That being said, the lowering of this standard also raises concerning questions about increased criminalization of segments of the population. This past summer, as protests filled the streets of Toronto in response to the renewed Black Lives Matter movement, it was reported that Toronto Police were “monitoring social media posts about Toronto protests.” As reports of the increased criminalization of protestors move through the country and concerning reports reveal the RCMP’s use of social media tracking to anticipate crime, such a low standard for authenticity—particularly in cases where second-hand sources send screenshots to the police—could stoke the fire of the disproportionate criminalizing of marginalized peoples both in real life and, increasingly so now, on the Internet.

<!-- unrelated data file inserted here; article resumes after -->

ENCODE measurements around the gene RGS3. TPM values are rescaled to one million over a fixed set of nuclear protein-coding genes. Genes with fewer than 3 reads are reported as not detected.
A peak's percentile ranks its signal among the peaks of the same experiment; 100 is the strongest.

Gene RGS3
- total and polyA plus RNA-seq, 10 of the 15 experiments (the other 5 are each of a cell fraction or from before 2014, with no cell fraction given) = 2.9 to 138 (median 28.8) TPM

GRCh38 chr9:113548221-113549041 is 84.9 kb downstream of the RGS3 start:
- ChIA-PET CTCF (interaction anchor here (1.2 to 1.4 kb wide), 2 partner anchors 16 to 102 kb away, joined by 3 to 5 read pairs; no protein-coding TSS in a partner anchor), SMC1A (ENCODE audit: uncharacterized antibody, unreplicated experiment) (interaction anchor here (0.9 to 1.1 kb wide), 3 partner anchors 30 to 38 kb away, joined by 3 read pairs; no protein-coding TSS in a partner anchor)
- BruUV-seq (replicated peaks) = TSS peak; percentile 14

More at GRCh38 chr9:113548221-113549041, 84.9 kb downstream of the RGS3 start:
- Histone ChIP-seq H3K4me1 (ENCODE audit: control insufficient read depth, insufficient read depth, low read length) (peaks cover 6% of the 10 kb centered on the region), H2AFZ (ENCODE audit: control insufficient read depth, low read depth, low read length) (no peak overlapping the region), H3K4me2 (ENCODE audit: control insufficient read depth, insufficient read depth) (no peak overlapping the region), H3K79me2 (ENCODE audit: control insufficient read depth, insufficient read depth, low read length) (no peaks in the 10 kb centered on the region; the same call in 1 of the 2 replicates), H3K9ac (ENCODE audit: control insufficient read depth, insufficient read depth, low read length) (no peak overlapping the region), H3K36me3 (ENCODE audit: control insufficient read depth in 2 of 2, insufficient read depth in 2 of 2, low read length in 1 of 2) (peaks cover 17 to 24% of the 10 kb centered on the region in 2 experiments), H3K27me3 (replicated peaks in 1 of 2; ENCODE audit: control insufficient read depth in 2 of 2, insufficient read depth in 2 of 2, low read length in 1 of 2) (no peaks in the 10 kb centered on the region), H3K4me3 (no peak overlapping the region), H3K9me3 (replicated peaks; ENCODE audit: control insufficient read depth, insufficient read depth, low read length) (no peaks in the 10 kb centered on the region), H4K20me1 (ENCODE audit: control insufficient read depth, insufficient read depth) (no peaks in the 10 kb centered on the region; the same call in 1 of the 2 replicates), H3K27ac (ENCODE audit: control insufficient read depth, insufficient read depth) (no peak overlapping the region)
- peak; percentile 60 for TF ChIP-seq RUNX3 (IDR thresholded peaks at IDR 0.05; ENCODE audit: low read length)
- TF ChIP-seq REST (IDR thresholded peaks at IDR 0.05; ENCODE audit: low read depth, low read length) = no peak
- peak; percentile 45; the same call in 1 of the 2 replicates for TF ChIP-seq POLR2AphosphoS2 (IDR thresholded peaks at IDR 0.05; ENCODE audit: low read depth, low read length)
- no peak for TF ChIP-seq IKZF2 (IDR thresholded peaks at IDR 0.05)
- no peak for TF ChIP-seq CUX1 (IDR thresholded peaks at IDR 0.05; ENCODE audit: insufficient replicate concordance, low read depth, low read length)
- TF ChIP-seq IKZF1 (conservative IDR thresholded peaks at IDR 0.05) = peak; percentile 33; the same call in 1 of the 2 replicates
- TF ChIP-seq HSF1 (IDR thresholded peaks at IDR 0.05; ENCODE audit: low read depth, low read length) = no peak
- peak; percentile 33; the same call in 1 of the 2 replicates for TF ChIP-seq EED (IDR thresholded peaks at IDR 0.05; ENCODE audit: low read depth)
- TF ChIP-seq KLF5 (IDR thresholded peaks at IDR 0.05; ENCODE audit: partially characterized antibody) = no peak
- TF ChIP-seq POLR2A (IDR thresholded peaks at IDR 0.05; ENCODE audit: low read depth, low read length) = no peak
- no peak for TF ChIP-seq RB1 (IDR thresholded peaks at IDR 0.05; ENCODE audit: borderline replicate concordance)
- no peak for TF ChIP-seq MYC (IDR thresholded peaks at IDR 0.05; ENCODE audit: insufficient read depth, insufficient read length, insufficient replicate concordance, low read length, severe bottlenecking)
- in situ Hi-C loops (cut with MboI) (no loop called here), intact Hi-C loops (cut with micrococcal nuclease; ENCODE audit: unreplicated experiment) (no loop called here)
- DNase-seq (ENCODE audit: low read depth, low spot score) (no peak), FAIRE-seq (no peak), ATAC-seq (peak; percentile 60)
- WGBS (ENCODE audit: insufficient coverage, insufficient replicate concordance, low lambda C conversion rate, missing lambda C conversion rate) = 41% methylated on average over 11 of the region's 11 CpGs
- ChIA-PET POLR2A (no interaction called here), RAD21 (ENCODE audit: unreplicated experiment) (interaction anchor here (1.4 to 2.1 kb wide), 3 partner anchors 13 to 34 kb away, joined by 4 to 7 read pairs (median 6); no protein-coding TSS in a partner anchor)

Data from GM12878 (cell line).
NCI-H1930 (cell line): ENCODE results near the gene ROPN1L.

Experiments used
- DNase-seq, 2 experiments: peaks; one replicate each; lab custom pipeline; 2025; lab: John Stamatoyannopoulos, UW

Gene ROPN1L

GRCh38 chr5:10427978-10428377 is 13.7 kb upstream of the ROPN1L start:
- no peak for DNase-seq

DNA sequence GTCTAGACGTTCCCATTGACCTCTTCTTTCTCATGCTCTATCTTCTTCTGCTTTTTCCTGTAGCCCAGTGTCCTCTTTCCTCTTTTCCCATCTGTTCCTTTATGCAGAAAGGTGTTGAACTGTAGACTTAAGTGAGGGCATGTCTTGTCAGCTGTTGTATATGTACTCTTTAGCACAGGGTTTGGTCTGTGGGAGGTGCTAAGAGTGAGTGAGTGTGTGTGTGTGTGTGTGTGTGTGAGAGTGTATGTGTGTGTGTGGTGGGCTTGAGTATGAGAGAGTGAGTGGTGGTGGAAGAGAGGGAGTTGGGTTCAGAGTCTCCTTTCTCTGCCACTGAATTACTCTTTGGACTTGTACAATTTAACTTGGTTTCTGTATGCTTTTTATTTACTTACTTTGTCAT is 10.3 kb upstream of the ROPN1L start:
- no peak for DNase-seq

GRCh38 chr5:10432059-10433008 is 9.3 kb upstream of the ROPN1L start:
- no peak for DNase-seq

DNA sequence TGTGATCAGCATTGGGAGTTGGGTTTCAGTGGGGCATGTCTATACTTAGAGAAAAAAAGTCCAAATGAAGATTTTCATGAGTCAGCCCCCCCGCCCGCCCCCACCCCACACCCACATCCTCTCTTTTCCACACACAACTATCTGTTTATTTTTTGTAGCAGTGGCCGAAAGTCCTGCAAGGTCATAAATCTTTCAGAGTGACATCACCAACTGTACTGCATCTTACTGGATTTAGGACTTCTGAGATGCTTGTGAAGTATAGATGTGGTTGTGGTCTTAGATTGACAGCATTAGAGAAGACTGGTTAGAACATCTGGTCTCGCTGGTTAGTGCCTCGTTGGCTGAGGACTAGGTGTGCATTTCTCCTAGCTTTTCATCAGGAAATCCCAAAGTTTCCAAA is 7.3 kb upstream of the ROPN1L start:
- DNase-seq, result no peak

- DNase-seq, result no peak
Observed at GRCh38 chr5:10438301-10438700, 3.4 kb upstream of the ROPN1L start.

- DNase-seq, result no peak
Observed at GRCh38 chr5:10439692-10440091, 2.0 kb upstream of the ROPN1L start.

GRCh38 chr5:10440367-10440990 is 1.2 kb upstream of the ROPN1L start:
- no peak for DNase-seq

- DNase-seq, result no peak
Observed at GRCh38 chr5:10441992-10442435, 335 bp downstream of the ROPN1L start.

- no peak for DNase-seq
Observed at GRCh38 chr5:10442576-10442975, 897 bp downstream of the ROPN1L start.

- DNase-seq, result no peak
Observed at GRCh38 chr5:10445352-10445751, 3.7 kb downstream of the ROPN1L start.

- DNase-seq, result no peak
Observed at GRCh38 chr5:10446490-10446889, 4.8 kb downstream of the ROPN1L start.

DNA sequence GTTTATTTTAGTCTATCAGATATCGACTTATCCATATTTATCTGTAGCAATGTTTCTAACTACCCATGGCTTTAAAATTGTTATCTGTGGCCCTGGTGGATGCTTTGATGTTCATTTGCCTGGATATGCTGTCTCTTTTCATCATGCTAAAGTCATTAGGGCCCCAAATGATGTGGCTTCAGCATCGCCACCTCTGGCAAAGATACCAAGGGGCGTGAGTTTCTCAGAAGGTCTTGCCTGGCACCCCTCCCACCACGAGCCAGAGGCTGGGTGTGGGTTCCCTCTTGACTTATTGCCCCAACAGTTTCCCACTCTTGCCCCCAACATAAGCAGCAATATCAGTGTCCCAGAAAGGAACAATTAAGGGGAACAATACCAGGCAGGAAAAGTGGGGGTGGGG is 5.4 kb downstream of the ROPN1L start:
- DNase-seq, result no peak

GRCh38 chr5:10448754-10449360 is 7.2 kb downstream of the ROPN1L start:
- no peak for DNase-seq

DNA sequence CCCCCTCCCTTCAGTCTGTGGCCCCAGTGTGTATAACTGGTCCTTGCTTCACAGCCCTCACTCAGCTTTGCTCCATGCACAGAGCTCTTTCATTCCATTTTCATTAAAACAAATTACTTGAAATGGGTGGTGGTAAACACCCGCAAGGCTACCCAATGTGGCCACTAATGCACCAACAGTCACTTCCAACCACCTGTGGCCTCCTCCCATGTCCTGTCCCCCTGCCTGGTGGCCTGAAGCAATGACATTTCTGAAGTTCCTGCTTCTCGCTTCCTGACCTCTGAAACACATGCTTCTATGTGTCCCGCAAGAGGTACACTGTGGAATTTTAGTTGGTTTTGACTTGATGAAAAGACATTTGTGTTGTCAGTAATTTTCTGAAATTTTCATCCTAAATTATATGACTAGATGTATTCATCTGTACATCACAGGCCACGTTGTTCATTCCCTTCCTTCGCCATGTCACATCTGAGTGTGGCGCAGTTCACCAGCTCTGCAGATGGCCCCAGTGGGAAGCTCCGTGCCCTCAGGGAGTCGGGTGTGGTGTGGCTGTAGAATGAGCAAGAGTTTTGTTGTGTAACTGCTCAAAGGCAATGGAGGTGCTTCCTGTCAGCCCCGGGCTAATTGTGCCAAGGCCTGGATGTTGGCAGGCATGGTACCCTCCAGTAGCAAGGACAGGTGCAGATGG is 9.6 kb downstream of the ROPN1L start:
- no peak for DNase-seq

If the law is being interpreted to provide little obligation for law enforcement to prove the validity of electronic evidence that supposedly incriminates an accused, it raises issues about how this could further exacerbate disproportionate criminalization and use social media as another site through which to exercise it.